Stargazing in Idaho


If you are anything like me, one of the simple pleasures you get out of life is enjoying the stars or moon and imagining all of the distance between you and there. The moon is more than 200,000 miles away and still dominates our sky whenever there are no clouds to get in the way. The world we live on is fantastic and the skies above are part of what makes that so true. Nothing gives a cool night more beauty than the swath of the Milky Way overhead and crickets chirping in the distance. The only problem is, there are a lot of places on this planet where it can be hard to check out the moon, let alone the stars of the Milky Way. If you live in a city, you might never have the opportunity to discover the stars above unless you really try. That is one of the really great things about Idaho. There are some big cities in Idaho but there is also a lot of uninhabited space that is ideal for doing some stargazing. I want to give you a little tutorial on how to get started with stargazing if you are interested and tell you all about why Idaho is the ideal place to be a stargazer.

I want to explain a little bit about why cities are so bad when it comes to stargazing. Mostly, it is because cities have a lot of light, though part of the problem also comes from having a bunch of buildings. If you are surrounded by light that is much more powerful than the stars above, it becomes more difficult to stargaze the much smaller and delicate points of light they make. In order to actually discover anything worth stargazing, it's best to get outside the city and out to a place where there are no or very few lights. This might take some effort and driving, but it is usually fairly uncomplicated. If you are living in Southern Idaho you are going to have to head north for a while, but it will not be long before you can find a nice and dark patch of sky and take it in.

One of the wonderful things about stargazing is that is it a dirt cheap hobby to have. People go all out and buy telescopes and different kinds of tools that will blow up parts of the sky so they can be better viewed, but you do not need that. All you need is that dark patch of sky I just mentioned and a willingness to wait. You do not even need to know where anything is in the sky to enjoy it. However, I would recommend that you take some time to learn the sky and what might be showing up in your area. A sky with Venus in it is just as beautiful as a sky without Venus, but it is still really cool to point at a particular dot in the sky and realize that there is a whole different planet than the one you reside. That thought alone is exciting and it is cool to have that information available on demand. Figuring out what direction to find certain things and what constellations might be visible can be a little tricky but I would say that it is completely worth it.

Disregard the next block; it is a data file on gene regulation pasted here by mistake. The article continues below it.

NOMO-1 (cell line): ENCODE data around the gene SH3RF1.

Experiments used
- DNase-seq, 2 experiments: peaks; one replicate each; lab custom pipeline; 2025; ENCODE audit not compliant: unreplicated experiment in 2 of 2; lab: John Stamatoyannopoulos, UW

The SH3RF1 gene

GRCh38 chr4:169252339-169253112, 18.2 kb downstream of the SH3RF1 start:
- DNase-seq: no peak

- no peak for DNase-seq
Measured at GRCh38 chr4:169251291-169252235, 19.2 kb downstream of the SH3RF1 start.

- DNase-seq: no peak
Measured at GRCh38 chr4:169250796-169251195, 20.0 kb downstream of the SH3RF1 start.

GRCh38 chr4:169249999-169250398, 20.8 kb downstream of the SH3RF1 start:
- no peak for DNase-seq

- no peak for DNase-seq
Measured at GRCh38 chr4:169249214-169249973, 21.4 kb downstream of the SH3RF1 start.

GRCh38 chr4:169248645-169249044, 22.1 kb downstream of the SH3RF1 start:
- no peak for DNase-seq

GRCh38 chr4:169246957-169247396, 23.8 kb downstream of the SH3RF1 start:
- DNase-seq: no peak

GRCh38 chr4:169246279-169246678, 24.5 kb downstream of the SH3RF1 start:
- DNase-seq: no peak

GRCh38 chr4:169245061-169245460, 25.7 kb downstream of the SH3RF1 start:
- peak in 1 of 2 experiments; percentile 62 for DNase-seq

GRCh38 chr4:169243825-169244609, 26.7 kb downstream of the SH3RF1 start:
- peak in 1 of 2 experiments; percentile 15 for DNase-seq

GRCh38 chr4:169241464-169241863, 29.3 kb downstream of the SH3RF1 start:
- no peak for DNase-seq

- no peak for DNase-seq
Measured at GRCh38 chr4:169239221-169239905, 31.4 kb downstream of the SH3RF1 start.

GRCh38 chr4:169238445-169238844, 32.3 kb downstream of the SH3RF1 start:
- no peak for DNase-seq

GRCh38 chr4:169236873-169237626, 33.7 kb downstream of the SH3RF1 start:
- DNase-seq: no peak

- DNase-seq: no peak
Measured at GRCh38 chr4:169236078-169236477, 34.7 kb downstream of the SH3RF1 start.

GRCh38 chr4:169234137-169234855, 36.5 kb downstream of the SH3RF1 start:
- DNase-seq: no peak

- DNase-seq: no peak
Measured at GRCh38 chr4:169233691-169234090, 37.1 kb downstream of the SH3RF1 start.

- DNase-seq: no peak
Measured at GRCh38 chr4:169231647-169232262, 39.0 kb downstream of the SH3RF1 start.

Probably the chief reason Idaho is so great for stargazing is the Dark Sky Reserve that can be found within its borders. Across the United States, there are only a few places that exist that have been labeled as Dark Sky Reserves. These are areas where the government has stipulated that few enough cities and towns exist that there is very little light pollution to block off quality star viewing. Idaho has one of these places in its Sawtooth Mountain Range. Not much development has happened in this area over the years since Idaho started to get built up with human civilization, mostly because it is just so hard to get there, but this is to your benefit. If you are willing to trek up into the mountains you will be rewarded with one of the most breathtaking view imaginable. Make sure you bring a blanket to lie down while you explore the galaxy in comfort. You may even consider bringing a little telescope as well if you can get it where you are going.

I want to finish this discussion by mentioning there are always events going on in Idaho that have something to do with stargazing. There are also observatories dotted across the state that might help you get more involved with stargazing. You can learn more about the professional practice of astronomy and also get a few lessons on what you can do on your own. Observatories are always putting on events that are open to the public where experts will bring out telescopes and point them at really cool planets and stars. There are a lot of people that know a lot about astronomy who are happy to pass on that information.

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